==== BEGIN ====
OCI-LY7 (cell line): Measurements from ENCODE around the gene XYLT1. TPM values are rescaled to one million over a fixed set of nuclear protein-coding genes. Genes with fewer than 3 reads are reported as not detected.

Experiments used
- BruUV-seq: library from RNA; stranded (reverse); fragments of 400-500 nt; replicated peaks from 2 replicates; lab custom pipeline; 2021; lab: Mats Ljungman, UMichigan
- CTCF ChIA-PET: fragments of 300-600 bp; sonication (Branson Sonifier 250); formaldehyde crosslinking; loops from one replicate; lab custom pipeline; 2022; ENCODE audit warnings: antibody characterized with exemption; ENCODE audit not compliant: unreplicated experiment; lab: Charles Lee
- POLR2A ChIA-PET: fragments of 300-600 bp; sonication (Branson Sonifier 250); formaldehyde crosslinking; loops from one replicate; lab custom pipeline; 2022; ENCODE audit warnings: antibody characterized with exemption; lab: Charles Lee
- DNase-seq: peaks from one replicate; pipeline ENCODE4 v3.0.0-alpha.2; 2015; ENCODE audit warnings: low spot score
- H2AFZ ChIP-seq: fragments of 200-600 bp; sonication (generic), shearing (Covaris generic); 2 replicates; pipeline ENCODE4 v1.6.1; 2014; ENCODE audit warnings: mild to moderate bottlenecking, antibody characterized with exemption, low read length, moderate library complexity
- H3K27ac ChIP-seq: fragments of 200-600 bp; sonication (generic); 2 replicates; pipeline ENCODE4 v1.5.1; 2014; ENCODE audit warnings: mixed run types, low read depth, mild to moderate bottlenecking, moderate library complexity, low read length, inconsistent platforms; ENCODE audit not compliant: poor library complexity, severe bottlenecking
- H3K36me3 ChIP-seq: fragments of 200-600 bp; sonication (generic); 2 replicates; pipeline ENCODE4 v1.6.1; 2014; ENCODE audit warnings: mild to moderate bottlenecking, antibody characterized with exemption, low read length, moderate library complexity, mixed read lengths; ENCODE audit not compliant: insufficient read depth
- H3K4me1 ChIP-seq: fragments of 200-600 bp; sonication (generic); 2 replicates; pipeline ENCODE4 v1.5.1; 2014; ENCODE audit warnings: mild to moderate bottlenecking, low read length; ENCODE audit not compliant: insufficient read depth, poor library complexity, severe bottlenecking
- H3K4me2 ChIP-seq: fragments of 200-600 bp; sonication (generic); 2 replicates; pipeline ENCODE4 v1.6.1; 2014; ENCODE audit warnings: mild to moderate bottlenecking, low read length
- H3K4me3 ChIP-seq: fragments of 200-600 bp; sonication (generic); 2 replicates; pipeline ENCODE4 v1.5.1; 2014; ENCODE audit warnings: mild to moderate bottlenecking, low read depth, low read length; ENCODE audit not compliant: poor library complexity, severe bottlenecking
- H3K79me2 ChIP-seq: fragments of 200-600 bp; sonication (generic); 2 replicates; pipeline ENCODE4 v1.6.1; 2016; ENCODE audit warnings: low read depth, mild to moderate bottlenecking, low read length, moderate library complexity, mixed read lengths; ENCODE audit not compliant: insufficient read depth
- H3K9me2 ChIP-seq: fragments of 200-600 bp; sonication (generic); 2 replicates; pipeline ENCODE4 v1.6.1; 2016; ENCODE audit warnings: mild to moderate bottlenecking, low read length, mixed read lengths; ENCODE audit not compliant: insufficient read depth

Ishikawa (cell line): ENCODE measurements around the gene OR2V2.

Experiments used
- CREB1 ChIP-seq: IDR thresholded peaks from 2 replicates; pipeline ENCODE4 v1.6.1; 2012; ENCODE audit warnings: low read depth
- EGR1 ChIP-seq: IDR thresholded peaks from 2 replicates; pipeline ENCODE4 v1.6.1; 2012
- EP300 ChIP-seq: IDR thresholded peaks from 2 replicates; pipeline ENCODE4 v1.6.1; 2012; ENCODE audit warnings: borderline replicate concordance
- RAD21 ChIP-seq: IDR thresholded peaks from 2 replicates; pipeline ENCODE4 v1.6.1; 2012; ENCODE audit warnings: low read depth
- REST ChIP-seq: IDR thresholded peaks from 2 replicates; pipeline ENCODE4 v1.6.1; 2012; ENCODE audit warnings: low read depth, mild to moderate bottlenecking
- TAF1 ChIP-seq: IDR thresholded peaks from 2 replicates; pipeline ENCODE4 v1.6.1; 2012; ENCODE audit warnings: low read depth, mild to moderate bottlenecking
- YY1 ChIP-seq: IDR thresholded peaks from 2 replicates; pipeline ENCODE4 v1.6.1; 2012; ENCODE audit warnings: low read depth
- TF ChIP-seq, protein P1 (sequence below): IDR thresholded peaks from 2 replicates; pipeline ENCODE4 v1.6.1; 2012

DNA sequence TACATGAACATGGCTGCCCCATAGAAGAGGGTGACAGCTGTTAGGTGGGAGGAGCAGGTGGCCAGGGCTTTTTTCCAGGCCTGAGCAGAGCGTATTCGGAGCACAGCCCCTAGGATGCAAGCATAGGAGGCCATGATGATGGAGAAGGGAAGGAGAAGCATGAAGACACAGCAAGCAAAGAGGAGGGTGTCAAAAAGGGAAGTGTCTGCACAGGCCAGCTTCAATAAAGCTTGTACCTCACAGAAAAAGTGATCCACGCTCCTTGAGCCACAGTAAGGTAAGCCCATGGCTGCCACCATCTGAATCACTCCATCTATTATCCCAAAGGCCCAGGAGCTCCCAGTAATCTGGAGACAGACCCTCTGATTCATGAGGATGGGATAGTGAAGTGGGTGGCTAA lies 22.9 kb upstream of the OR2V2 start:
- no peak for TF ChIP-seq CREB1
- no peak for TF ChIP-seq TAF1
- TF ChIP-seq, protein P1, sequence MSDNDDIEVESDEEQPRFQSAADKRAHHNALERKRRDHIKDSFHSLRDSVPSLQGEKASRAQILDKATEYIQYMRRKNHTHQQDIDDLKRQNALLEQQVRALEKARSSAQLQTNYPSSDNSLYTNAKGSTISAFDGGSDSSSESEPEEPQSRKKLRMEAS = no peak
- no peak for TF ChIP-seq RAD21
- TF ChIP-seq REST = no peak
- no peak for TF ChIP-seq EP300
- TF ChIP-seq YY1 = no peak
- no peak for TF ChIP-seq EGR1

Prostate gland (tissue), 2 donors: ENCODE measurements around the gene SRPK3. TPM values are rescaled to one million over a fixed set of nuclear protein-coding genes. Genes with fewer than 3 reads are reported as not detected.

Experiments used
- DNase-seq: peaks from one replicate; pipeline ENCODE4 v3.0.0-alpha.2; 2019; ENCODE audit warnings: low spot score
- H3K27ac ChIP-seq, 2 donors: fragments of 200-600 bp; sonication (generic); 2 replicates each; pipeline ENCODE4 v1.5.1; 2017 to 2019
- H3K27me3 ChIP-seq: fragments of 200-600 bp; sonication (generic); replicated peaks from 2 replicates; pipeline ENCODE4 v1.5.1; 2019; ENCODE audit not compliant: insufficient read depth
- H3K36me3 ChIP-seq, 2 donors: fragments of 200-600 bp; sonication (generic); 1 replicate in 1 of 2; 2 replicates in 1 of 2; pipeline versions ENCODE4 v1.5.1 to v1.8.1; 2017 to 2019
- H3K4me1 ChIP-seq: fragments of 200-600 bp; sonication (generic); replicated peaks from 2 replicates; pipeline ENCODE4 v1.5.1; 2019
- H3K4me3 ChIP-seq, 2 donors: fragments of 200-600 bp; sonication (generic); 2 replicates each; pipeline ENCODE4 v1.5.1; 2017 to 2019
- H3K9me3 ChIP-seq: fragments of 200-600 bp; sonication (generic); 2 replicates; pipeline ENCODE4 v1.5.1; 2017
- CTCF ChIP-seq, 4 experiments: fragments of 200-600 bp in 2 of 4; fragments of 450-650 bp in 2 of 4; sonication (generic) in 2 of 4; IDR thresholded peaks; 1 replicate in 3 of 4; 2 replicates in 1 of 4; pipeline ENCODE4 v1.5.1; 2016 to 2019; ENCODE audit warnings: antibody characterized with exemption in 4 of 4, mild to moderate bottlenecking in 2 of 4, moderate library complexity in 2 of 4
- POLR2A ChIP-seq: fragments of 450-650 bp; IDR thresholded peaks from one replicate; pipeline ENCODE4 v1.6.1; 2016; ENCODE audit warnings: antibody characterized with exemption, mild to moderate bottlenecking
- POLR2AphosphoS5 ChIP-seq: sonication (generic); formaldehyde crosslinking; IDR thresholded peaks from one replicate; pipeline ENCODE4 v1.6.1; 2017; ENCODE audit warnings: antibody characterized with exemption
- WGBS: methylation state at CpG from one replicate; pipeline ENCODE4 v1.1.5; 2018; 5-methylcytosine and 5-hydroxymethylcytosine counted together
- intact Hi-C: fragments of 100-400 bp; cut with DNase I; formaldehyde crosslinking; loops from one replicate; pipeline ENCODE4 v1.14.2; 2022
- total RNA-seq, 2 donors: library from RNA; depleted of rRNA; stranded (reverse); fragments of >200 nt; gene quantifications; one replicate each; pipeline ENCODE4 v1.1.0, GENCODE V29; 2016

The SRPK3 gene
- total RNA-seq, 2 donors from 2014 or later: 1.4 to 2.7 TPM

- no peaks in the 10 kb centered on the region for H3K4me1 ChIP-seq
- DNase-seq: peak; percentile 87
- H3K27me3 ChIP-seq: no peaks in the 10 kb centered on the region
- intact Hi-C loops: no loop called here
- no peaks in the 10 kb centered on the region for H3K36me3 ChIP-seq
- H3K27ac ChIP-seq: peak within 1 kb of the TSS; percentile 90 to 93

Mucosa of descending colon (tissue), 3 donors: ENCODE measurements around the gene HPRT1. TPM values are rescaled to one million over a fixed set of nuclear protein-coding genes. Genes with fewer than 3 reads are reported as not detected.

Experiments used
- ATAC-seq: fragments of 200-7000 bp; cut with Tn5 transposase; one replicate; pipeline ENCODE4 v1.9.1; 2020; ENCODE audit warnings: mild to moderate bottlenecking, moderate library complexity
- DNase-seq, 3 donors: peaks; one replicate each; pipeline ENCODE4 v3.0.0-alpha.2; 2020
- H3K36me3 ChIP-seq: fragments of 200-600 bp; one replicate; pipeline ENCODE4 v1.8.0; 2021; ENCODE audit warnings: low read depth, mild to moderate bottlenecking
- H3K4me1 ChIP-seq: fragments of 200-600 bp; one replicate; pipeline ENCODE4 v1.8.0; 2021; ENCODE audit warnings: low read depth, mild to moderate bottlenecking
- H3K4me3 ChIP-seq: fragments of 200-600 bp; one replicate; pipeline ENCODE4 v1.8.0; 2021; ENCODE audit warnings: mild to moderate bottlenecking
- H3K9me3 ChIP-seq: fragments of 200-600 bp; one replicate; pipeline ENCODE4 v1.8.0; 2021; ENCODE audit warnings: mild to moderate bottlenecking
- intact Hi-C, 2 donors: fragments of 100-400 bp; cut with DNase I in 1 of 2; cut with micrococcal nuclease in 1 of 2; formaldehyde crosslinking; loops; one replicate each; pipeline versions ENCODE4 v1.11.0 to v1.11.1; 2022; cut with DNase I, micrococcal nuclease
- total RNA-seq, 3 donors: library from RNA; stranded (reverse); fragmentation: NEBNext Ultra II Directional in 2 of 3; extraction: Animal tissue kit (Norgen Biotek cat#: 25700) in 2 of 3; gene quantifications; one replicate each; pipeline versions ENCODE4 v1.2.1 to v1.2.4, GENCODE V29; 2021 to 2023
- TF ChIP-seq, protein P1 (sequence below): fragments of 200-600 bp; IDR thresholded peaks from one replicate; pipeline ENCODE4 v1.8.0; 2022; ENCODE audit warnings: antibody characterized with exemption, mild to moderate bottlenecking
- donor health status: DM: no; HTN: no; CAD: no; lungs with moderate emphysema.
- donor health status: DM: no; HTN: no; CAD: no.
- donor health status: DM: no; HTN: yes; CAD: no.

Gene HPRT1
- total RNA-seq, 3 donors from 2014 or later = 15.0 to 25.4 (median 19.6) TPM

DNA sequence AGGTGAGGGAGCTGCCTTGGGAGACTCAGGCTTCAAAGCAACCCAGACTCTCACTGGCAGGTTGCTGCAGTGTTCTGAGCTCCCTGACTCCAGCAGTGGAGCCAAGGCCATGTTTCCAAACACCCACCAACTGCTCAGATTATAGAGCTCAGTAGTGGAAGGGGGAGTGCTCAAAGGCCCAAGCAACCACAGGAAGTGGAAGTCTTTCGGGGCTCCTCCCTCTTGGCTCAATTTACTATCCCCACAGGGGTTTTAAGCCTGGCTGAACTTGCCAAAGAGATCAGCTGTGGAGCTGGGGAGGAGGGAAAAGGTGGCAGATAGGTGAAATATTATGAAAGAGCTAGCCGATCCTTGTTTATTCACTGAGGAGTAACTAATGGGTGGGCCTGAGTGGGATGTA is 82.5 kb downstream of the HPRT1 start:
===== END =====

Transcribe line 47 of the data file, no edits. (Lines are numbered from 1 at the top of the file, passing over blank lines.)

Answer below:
- intact Hi-C: fragments of 100-400 bp; cut with DNase I; formaldehyde crosslinking; loops from one replicate; pipeline ENCODE4 v1.14.2; 2022